H.R. 1415 (102nd): Foreign Relations Authorization Act, Fiscal Years 1992 and 1993

Introduced:

Mar 13, 1991
102nd Congress, 1991–1992

Status:

Enacted — Signed by the President on Oct 28, 1991

This bill was enacted after being signed by the President on October 28, 1991.

Law:

Pub.L. 102-138

Sponsor:

Howard Berman

Representative for California's 26th congressional district

Democrat

Text:

Read Text »
Last Updated: Oct 28, 1991

About the bill

Full Title

To authorize appropriations for fiscal years 1992 and 1993 for the Department of State, and for other purposes.

Read CRS Summary >

History

Mar 13, 1991
 
Introduced

This is the first step in the legislative process.

Apr 30, 1991
 
Reported by Committee

A committee has issued a report to the full chamber recommending that the bill be considered further. Only about 1 in 4 bills are reported out of committee.

May 15, 1991
 
Passed House

The bill was passed in a vote in the House. It goes to the Senate next. The vote was by voice vote so no record of individual votes was made.

Jul 29, 1991
 
Passed Senate with Changes

The Senate passed the bill with changes not in the House version and sent it back to the House to approve the changes.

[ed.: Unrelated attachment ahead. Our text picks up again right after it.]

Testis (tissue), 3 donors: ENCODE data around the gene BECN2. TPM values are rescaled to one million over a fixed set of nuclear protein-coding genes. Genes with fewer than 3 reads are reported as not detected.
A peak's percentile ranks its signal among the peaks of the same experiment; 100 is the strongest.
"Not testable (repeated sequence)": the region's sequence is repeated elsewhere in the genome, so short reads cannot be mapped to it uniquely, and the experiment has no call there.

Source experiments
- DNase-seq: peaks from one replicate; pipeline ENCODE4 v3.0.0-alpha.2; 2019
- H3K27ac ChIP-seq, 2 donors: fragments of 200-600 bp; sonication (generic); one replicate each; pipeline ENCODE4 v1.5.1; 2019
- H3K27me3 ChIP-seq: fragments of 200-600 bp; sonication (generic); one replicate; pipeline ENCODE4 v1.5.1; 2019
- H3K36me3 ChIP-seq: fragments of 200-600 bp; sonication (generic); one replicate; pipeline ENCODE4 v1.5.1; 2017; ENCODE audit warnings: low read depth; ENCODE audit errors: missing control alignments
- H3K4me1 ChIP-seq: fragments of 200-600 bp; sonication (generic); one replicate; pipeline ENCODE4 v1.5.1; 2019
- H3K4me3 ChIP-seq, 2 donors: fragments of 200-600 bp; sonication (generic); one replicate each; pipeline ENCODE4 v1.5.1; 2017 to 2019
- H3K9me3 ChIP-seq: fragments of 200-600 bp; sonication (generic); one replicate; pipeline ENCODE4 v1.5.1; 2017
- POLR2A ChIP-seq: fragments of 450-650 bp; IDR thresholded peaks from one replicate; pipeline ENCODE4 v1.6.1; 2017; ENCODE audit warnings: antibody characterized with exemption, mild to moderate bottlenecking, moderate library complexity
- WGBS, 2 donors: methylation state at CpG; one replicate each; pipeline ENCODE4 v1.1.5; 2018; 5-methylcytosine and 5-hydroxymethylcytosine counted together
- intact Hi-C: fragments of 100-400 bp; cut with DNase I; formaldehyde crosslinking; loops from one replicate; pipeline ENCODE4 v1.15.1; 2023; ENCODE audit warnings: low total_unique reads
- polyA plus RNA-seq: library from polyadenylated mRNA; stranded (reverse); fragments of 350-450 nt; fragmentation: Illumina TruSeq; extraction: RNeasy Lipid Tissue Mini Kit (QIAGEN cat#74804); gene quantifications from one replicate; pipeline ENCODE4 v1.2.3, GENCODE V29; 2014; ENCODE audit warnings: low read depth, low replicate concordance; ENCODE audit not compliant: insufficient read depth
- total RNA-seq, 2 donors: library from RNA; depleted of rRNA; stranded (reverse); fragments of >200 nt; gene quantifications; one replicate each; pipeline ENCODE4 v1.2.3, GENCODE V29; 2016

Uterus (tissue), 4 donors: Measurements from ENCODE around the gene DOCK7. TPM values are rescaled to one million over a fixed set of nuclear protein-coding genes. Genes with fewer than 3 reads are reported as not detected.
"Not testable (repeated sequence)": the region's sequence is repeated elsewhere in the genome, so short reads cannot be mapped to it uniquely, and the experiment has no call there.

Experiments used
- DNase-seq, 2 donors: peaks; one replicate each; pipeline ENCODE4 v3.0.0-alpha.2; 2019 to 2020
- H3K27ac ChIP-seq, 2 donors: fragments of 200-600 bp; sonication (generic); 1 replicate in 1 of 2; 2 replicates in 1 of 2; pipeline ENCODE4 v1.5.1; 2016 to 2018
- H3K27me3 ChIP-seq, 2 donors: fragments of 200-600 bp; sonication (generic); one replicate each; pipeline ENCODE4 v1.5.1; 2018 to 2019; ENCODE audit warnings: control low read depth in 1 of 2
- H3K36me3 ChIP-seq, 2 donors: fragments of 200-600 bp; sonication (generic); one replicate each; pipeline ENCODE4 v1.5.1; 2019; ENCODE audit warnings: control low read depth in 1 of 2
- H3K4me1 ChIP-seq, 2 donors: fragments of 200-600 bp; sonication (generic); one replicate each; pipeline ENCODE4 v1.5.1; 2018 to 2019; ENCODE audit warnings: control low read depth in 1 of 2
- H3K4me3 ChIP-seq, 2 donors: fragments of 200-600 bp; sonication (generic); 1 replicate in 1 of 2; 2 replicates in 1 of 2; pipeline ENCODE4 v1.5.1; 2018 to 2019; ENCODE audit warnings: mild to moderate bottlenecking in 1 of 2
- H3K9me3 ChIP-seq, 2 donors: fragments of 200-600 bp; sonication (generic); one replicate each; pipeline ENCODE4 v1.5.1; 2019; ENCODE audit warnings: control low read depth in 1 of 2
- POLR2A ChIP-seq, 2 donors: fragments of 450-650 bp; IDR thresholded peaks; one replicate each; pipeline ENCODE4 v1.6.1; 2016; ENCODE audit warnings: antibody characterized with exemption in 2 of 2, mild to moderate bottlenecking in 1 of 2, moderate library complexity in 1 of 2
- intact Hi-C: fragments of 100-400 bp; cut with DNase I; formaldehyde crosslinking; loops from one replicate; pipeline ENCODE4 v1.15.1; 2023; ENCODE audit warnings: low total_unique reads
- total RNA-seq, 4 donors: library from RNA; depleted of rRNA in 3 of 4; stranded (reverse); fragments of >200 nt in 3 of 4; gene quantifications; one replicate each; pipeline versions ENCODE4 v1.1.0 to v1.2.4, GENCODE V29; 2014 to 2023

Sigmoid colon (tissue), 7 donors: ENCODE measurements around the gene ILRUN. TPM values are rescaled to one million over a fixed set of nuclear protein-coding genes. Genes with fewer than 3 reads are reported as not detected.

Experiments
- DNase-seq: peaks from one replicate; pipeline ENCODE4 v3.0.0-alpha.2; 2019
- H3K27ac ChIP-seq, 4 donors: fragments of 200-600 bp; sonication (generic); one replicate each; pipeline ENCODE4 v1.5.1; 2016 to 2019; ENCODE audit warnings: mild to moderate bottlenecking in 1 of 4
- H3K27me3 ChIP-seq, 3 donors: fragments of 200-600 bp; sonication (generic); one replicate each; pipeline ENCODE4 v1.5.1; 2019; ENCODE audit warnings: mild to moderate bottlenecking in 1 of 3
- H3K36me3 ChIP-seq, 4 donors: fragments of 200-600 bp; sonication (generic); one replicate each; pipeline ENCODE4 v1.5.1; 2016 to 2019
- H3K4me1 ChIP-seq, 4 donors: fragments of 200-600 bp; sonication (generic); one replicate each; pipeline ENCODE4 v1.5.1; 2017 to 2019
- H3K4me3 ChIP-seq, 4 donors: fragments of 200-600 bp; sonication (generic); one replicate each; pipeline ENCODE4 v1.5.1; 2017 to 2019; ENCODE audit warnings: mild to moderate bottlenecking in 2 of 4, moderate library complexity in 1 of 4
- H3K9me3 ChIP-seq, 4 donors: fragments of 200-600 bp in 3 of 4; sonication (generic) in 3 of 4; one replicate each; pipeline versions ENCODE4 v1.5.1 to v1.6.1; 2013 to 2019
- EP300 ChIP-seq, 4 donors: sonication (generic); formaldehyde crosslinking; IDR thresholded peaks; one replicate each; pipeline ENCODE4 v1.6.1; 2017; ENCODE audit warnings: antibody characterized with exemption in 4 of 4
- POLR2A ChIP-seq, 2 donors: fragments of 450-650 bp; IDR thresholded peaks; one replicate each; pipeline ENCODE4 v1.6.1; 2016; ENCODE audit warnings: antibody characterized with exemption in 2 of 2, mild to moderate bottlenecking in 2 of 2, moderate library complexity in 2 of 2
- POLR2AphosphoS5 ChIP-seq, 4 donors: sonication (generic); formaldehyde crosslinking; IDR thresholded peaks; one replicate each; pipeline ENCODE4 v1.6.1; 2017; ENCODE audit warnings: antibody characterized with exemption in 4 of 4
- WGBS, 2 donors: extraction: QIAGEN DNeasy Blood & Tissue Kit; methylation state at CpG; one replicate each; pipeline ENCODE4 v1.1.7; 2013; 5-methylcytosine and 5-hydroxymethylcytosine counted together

Oct 4, 1991
 
Conference Report Agreed to by Senate

A conference committee was formed, comprising members of both the House and Senate, to resolve the differences in how each chamber passed the bill. The Senate approved the committee's report proposing the final form of the bill for consideration in both chambers. The House must also approve the conference report. The vote was by Voice Vote so no record of individual votes was made.

Oct 8, 1991
 
Conference Report Agreed to by House

The bill was passed by both chambers in identical form. It goes to the President next who may sign or veto the bill. The vote was by voice vote so no record of individual votes was made.

Oct 28, 1991
 
Enacted — Signed by the President

The President signed the bill and it became law.

This page is about a bill in the United States Congress. A bill must be passed by both the House and Senate in identical form and then be signed by the President to become law.

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Primary Source

Congress.gov

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